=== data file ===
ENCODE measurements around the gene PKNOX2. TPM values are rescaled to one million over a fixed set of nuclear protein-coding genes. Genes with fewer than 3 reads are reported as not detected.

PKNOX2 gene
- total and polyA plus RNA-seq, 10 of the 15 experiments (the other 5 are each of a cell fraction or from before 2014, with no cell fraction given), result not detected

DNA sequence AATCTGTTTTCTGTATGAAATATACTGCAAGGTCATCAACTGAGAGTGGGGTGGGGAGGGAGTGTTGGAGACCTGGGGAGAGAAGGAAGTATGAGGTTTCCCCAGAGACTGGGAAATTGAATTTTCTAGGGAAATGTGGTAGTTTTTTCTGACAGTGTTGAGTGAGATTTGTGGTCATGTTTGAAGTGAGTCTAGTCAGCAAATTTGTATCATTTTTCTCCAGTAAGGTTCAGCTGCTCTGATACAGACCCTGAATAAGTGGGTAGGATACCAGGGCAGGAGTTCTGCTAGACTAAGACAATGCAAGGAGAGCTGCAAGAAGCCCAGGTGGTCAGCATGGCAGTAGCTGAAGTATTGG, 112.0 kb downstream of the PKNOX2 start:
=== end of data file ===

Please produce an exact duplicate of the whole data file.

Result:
ENCODE measurements around the gene PKNOX2. TPM values are rescaled to one million over a fixed set of nuclear protein-coding genes. Genes with fewer than 3 reads are reported as not detected.

PKNOX2 gene
- total and polyA plus RNA-seq, 10 of the 15 experiments (the other 5 are each of a cell fraction or from before 2014, with no cell fraction given), result not detected

DNA sequence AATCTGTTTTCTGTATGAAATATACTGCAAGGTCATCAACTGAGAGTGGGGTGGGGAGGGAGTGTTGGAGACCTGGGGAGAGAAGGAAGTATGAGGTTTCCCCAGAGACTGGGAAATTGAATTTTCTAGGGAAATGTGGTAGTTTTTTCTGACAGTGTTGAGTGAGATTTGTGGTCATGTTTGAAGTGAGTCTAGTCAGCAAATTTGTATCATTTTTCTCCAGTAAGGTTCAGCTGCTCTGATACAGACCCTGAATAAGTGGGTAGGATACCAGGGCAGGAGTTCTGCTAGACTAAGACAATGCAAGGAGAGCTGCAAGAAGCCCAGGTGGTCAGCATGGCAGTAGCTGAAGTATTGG, 112.0 kb downstream of the PKNOX2 start: